The Snowy Day by Ezra Jack Keats

As part of a month-long challenge in stamina, I am joining some other rocking bloggers in following prompts from #reverbbroads11. Today, I get to respond to my own prompt suggestion of: What is your favorite children’s book?

Ok, so I cheated and knew which book I was going to choose to answer my own prompt. And despite my rampant affinity to children’s books, especially as I discover new ones with my girls, I would always, always be drawn back to The Snowy Day. I had several of Ezra Jack Keats books as a kid. I strongly recommend Whistle for Willie, which is my 3 year-old’s current favorite.

I can’t tell you why I love Snowy Day so much. Perhaps because I really have always loved snow, especially as a kid growing up in the Upper Peninsula of Michigan. Perhaps because I, like so many other kids, did try to save a snowball as a child. Perhaps because these were really the only books in the late 70s which had characters that looked like my cousins. Perhaps it is because I remember my mom being so animated when she read it to me, just as I am overly animated when I read it to my girls.

Perhaps, it was because the snow fell down on his head. Plop.

Whatever the reason, I love this book. I quote lines in my head when playing the snow with my girls. I have walked with my toes pointed out like this, and I have walked with my toes in like that.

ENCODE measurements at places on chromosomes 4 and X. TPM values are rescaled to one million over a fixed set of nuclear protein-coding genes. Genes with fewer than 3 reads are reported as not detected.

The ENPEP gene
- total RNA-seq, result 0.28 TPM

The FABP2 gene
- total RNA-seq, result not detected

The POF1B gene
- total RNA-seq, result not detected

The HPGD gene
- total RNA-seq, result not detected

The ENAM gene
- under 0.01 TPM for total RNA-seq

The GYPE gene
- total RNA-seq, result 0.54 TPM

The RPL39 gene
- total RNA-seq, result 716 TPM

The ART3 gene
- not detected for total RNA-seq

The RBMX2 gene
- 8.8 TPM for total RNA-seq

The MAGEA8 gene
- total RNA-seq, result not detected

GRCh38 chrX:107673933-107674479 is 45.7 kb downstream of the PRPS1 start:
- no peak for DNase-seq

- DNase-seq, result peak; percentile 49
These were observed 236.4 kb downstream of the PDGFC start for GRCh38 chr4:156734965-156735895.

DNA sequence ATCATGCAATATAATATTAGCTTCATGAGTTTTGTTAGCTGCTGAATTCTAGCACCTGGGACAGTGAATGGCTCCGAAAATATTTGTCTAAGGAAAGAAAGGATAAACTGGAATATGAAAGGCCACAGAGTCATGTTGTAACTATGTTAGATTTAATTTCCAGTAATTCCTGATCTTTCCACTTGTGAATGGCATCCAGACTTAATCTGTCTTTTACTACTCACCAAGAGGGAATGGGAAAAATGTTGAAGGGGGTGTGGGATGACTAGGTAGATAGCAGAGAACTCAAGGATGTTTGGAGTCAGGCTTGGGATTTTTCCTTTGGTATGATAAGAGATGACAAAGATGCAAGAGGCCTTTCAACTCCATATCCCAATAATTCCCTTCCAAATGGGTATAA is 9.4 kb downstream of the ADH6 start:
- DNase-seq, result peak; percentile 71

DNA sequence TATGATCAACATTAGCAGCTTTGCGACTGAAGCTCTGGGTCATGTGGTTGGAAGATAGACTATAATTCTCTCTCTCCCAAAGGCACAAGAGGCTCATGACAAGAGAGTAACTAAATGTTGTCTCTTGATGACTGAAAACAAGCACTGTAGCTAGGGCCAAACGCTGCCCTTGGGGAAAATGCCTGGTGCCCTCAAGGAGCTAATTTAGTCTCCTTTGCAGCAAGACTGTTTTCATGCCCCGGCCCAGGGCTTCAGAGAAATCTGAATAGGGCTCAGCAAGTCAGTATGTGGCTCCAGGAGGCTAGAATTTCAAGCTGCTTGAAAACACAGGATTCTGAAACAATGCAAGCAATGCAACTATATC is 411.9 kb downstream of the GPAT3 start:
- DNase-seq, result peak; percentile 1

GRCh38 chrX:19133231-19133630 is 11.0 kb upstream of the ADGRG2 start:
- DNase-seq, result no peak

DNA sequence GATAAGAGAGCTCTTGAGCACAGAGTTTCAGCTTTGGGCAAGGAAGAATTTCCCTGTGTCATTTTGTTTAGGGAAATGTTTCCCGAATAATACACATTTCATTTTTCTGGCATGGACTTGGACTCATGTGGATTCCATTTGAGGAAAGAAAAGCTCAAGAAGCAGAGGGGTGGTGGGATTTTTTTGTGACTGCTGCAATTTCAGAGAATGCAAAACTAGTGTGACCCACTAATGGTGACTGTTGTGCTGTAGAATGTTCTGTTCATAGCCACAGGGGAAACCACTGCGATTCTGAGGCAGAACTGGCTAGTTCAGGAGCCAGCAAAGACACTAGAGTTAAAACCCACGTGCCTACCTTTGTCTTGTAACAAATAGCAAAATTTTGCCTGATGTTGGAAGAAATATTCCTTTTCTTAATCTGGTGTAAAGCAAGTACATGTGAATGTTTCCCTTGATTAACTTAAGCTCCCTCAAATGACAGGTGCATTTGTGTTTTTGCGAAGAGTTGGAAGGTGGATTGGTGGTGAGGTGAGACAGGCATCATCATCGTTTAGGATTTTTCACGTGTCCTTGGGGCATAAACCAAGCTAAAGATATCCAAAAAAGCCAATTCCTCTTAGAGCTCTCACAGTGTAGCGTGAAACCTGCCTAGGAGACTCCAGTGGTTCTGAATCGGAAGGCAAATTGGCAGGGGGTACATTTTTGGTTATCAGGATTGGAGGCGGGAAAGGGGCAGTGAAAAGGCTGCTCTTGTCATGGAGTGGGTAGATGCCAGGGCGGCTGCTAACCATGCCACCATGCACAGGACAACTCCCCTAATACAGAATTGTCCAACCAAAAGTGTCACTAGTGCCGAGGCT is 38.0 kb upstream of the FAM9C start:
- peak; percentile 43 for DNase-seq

Everything is so incredibly simple in this book. It’s what childhood should be, and I love taking that journey with little Peter.

I have my youngest daughters room decorated with quotes from Where the Wild Things Are, The Lorax, and Goodnight Moon. I love all of those books. But I am most excited when she asks me to read The Snowy Day.

Feel free to read along, and find a good stick for hitting a snow covered tree:

Side Note:

It wasn’t until recently that I learned of the backlash that Ezra Jack Keats received for casting a little Black boy as his main character. I encourage you to read about the Caldecott Medal this book received, and the author’s thoughts on his book.

6 thoughts on “The Snowy Day by Ezra Jack Keats

  1. I absolutely love Ezra Jack Keats, but it wasn’t until I was *much* older that I realized that all the children in his books were African-American. Guess it just never mattered — I knew exactly what he was talking about, growing up in Wisconsin, as much as if I’d grown up in Philly or Brooklyn. It’s true when they say that kids don’t care about the differences.

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